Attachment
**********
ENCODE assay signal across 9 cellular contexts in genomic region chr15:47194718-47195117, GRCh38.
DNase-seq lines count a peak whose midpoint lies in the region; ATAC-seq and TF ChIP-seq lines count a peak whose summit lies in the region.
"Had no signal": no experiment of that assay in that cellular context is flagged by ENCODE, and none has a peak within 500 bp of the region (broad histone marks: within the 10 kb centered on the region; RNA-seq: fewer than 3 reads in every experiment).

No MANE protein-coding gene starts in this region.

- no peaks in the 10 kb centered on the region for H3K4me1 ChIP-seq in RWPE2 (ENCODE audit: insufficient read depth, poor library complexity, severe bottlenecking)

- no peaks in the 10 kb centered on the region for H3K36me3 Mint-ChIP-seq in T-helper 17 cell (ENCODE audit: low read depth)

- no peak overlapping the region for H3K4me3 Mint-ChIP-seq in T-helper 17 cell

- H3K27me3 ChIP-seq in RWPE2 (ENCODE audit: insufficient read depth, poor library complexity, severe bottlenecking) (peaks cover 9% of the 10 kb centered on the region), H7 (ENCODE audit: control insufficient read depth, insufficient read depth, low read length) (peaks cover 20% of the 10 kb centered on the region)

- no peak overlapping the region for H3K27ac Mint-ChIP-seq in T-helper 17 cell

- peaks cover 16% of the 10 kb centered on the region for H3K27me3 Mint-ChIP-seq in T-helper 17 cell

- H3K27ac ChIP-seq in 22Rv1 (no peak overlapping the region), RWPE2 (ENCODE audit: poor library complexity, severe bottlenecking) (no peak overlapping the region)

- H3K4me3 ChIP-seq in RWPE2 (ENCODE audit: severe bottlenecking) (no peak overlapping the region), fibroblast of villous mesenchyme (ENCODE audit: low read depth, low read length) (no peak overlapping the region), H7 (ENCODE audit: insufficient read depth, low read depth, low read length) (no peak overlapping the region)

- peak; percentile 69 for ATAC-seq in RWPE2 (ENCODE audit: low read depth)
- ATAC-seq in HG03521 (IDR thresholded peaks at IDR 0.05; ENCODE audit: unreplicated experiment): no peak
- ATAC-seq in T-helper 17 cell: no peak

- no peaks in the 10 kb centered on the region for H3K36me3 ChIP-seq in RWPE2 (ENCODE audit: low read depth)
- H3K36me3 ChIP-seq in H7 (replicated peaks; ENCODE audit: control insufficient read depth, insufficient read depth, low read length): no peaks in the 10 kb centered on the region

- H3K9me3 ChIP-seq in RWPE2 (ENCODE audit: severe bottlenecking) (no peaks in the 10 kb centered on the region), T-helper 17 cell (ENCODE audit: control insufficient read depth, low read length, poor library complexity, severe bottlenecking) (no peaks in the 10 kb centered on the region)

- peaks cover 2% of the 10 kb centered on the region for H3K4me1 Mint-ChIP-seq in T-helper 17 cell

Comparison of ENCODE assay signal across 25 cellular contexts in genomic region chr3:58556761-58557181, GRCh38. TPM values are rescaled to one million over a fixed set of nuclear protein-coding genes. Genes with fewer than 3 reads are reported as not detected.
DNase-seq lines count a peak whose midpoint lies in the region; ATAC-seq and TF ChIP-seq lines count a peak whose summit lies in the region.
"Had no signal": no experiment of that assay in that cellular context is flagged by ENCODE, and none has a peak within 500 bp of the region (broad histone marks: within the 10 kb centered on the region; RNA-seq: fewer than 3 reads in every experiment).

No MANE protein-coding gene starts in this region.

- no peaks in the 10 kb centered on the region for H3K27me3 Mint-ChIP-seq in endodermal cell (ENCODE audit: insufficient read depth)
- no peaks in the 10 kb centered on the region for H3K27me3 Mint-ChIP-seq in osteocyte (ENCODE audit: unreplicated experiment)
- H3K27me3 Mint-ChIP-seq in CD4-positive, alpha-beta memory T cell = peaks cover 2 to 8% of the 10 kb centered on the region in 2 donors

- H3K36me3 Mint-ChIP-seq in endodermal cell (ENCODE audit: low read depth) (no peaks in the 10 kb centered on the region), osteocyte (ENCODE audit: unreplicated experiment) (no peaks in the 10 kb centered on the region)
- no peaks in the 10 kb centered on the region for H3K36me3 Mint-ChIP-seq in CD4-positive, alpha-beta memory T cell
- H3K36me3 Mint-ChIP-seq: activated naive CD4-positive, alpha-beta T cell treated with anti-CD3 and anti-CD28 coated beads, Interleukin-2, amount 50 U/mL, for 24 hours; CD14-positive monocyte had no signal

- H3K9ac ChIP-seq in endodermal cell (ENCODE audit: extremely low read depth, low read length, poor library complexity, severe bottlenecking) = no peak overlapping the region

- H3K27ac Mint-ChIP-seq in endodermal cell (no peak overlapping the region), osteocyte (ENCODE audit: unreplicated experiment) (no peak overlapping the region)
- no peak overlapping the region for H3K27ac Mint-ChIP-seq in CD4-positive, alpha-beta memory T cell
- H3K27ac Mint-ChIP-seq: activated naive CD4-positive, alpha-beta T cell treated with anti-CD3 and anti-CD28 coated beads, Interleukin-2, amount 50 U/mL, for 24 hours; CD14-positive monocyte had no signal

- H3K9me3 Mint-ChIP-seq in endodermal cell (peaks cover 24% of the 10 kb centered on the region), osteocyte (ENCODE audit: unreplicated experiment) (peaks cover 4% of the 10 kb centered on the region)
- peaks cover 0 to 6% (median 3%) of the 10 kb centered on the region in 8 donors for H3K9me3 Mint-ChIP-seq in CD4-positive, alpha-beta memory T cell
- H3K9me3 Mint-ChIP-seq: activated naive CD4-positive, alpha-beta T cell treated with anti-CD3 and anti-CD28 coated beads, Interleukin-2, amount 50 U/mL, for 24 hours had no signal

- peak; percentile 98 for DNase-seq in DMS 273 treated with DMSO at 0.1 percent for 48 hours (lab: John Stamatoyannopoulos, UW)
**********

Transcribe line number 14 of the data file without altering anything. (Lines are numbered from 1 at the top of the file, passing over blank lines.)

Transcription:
- ATAC-seq in HG03521 (IDR thresholded peaks at IDR 0.05; ENCODE audit: unreplicated experiment): no peak